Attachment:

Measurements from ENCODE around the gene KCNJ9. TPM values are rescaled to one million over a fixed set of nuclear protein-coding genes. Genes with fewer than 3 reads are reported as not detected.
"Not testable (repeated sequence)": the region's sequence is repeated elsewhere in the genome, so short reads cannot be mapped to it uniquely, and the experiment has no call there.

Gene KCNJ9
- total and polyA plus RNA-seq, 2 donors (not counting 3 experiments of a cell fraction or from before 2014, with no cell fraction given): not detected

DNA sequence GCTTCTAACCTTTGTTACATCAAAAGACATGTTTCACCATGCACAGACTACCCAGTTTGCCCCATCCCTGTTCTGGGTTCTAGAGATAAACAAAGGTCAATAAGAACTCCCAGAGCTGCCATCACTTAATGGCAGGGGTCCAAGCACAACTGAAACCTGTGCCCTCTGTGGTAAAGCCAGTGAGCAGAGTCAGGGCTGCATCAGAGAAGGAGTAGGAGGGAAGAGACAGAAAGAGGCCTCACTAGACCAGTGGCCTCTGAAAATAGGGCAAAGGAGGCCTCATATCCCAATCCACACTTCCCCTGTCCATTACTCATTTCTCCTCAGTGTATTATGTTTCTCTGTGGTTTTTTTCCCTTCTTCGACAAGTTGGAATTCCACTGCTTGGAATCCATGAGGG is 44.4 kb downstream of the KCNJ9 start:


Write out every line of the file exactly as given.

Measurements from ENCODE around the gene KCNJ9. TPM values are rescaled to one million over a fixed set of nuclear protein-coding genes. Genes with fewer than 3 reads are reported as not detected.
"Not testable (repeated sequence)": the region's sequence is repeated elsewhere in the genome, so short reads cannot be mapped to it uniquely, and the experiment has no call there.

Gene KCNJ9
- total and polyA plus RNA-seq, 2 donors (not counting 3 experiments of a cell fraction or from before 2014, with no cell fraction given): not detected

DNA sequence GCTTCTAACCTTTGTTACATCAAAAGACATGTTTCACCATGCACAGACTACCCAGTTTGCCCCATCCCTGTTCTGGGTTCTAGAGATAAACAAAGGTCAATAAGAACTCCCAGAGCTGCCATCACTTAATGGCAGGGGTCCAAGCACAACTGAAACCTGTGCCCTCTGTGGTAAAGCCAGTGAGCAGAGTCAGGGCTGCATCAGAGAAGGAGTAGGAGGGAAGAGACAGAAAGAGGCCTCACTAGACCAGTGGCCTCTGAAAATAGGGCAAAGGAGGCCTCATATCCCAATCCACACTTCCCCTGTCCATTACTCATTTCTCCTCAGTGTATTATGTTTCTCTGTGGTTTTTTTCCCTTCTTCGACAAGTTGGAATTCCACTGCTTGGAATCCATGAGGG is 44.4 kb downstream of the KCNJ9 start: